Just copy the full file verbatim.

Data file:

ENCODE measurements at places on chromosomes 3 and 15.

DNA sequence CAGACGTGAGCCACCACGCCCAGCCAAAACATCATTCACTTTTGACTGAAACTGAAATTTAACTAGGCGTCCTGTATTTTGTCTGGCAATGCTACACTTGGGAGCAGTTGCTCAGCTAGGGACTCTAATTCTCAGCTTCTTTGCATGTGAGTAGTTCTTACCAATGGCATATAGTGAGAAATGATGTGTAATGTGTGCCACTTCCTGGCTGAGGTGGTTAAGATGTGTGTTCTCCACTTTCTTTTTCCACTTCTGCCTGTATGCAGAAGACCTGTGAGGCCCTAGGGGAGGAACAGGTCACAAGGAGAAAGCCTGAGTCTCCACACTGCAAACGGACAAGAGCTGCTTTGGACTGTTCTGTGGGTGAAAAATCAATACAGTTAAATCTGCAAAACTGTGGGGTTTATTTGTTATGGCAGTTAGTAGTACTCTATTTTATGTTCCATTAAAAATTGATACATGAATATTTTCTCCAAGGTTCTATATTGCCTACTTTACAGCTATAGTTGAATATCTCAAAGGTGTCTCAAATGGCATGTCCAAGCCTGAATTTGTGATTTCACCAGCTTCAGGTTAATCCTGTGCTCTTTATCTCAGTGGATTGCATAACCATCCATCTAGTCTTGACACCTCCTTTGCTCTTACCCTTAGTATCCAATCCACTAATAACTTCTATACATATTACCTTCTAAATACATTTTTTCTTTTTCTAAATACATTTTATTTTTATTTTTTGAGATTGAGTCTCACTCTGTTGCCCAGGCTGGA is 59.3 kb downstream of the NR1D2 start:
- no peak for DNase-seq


ENCODE measurements at places on chromosomes 3 and 15.

DNA sequence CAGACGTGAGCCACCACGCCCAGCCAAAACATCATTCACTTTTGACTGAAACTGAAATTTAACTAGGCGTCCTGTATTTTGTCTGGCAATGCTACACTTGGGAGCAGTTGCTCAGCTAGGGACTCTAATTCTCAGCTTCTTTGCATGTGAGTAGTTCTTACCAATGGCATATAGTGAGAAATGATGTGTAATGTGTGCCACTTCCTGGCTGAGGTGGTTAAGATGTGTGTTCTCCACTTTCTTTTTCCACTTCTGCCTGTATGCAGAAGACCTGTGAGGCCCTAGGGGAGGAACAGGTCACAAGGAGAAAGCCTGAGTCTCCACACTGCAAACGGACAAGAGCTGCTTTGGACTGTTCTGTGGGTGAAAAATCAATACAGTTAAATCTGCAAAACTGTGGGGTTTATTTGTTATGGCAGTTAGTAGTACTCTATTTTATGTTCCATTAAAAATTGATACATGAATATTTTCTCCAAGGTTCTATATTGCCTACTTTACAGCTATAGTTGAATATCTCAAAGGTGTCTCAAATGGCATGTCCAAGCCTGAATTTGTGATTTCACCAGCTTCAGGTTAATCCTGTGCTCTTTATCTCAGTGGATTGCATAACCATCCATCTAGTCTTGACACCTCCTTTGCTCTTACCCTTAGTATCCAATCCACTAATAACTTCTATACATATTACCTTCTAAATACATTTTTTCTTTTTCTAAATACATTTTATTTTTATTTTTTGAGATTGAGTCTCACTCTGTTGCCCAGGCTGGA is 59.3 kb downstream of the NR1D2 start:
- no peak for DNase-seq